Celebrating women

There are still so many unsung heroines, whose less glamorous yet tougher life struggles, continue to go unnoticed

Sahar Bandial March 14, 2016
The writer is a lawyer and a member of the law faculty at LUMS. She is a graduate of the University of Cambridge

Last week on International Women’s Day, we celebrated the triumph and accomplishments of our women — scientists, artists, activists and entrepreneurs who have won accolades for the country. The celebration, however, was grounded in the acknowledgement of the continuing gender differential in the economy, in governance and in the provision of state services and protection. We therefore called for parity and the closing up of the gender gap. Many of us were rebuked for our apparent self-obsession, self-victimisation, male-bashing and ‘Westernised’ agendas. “How about an International Men’s Day,” we were told, “or a call to work for the benefit of all members of society?”

The reaction is defensive. It amounts to an inability or unwillingness to engage in self-reflection or self-criticism, and turns a valuable social campaign into an unhelpful battle of ‘us’ versus ‘them’. The real object of International Women’s Day is not to draw out swords, assign blame or settle scores. Its object is to recognise women’s daily struggles and to campaign against barriers to their empowerment. To deny that women are victims of violence and exclusion, often perpetrated by men and the State (which is largely male), would be naive. The statistics speak for themselves. Out of the 6,505 cases of violence against women registered in Punjab in 2015, only one per cent of the perpetrators faced punishment. Two-thirds of the female population over 15 years of age in Punjab cannot read, while 35 per cent of girls remain out of school. The maternal mortality ratio stands at 227 deaths per 100,000 births — a lot higher than the targeted ratio. Women’s participation across arenas of governance remains low: women constitute 21 per cent of the membership of the Provincial Assembly; only 14 per cent of the district judiciary is female; 13.55 per cent of grade-18 government officers are women, with the proportion shrinking substantially further up the scale. Women’s ownership of land and other productive resources in comparison to men also remain disproportionately low (Punjab Gender Parity Report, 2016). This scenario holds true across the country. Figures from the other provinces may in fact paint a more dismal picture of the state of our women. There is then reason why Pakistan ranks second last in the countries listed on the Gender Gap Index.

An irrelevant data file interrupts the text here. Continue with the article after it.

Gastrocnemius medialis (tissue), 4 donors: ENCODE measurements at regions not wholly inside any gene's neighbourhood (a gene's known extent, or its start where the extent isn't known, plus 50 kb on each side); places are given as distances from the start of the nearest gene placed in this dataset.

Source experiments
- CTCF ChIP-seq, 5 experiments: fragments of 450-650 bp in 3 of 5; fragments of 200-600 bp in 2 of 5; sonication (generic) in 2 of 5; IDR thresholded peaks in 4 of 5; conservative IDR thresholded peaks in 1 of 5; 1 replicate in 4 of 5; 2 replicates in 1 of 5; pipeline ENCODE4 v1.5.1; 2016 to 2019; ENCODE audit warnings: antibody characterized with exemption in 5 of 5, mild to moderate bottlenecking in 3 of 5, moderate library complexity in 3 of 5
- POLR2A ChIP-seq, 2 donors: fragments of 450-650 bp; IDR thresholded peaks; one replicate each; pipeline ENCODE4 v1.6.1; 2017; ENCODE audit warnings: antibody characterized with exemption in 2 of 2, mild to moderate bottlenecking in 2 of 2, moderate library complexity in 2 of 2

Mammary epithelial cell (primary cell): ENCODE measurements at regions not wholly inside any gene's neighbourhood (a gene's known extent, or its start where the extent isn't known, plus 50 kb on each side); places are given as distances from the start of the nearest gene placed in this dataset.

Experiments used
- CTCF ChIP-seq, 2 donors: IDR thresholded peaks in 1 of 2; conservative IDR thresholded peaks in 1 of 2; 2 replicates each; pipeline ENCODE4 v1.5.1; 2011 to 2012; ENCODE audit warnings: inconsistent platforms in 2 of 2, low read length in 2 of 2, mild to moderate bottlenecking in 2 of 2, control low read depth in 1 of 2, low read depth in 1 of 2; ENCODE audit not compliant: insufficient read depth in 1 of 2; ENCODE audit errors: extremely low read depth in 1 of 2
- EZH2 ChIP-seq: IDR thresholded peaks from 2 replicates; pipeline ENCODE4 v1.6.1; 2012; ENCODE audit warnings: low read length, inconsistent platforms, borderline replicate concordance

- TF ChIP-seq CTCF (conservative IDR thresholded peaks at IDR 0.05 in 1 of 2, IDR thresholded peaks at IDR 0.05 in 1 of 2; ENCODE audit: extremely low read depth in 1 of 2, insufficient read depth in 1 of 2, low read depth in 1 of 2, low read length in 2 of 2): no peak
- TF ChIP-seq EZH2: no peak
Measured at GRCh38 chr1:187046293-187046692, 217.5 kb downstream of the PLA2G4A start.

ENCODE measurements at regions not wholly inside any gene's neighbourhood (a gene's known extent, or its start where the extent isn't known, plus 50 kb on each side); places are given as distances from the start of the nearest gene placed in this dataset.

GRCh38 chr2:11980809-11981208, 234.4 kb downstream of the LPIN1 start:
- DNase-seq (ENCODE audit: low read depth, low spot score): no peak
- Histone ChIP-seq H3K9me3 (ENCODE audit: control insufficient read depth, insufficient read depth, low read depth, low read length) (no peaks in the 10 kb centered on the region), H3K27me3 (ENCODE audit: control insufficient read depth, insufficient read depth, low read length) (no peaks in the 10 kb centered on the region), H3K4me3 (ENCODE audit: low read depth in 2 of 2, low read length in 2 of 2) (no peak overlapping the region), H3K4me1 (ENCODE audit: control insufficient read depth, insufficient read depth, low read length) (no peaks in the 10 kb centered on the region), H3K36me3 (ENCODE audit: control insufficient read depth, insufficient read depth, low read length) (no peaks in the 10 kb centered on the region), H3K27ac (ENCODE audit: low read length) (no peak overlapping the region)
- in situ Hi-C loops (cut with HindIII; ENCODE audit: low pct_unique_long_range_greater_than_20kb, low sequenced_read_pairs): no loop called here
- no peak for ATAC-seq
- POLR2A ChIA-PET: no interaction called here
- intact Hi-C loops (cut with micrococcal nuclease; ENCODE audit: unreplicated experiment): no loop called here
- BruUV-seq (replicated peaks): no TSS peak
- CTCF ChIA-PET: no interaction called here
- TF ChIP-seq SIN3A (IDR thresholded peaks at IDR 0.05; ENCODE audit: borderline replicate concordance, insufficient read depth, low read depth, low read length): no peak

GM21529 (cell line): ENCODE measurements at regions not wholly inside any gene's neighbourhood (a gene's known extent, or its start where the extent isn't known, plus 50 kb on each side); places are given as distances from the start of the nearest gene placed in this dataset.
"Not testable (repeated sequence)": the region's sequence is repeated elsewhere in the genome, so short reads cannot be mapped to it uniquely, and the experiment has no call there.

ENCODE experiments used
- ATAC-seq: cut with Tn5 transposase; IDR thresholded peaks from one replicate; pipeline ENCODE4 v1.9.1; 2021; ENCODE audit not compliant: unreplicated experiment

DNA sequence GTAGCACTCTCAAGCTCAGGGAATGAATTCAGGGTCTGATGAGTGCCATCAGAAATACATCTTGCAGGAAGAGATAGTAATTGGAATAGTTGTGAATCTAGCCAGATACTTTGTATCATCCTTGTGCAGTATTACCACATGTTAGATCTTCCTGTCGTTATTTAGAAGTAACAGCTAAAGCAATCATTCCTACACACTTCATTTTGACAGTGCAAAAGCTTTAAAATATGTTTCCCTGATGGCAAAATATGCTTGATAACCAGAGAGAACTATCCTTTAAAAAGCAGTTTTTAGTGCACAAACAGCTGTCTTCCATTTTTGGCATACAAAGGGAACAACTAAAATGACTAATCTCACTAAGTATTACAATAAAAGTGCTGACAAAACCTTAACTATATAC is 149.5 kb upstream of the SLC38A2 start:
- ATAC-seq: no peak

To discard these statistics as farcical numbers concocted to malign and discredit a nation that protects its mothers and sisters would be a disservice to our society. Yet we have a tendency to do exactly this. The reaction to the Oscar win of Sharmeen Obaid-Chinoy’s documentary is a case in point. In order to progress, a society must acknowledge its various imperfections and weaknesses. The oppression of women in our society is an undeniable fact. Instead of taking refuge behind conspiracy theories, we must accept it and commit ourselves to the cause of women empowerment.

It is important, at the same time, to acknowledge the various strides women have, despite the odds, made so far. Pakistani women have reached the summit of the Everest, they fly for the air defence of this nation, they have brought home trophies for excellence in sports, sciences, innovation, arts and much more; they legislate, govern and judge. Pakistani women are strong, vocal and smart and are increasingly gaining ground in politics, enterprise and traditional professions. Many such inspiring women were bestowed awards of recognition last week, some we heard from on television panels and others we read of in newspapers.

There are still so many unsung heroines, whose less glamorous, yet tougher life struggles, continue to go unnoticed: the mother who stood against social pressure and critique so her daughters could follow their dreams, a freedom she was not permitted; the matriarch grandmother who, through her wisdom, continues to hold her family together; the girl who quit an abusive marriage; the amma who toils each day cleaning floors to feed her family; the friend who put her career on hold to raise her children.

To reserve one day in a year to commemorate the lives, sacrifices and accomplishments of these women is not too much to ask. To call for an improvement in women’s access to fundamental rights and protections is a call for a more just society. Let everyone then “Step it up for Gender Equality.”

Published in The Express Tribune, March 15th, 2016.

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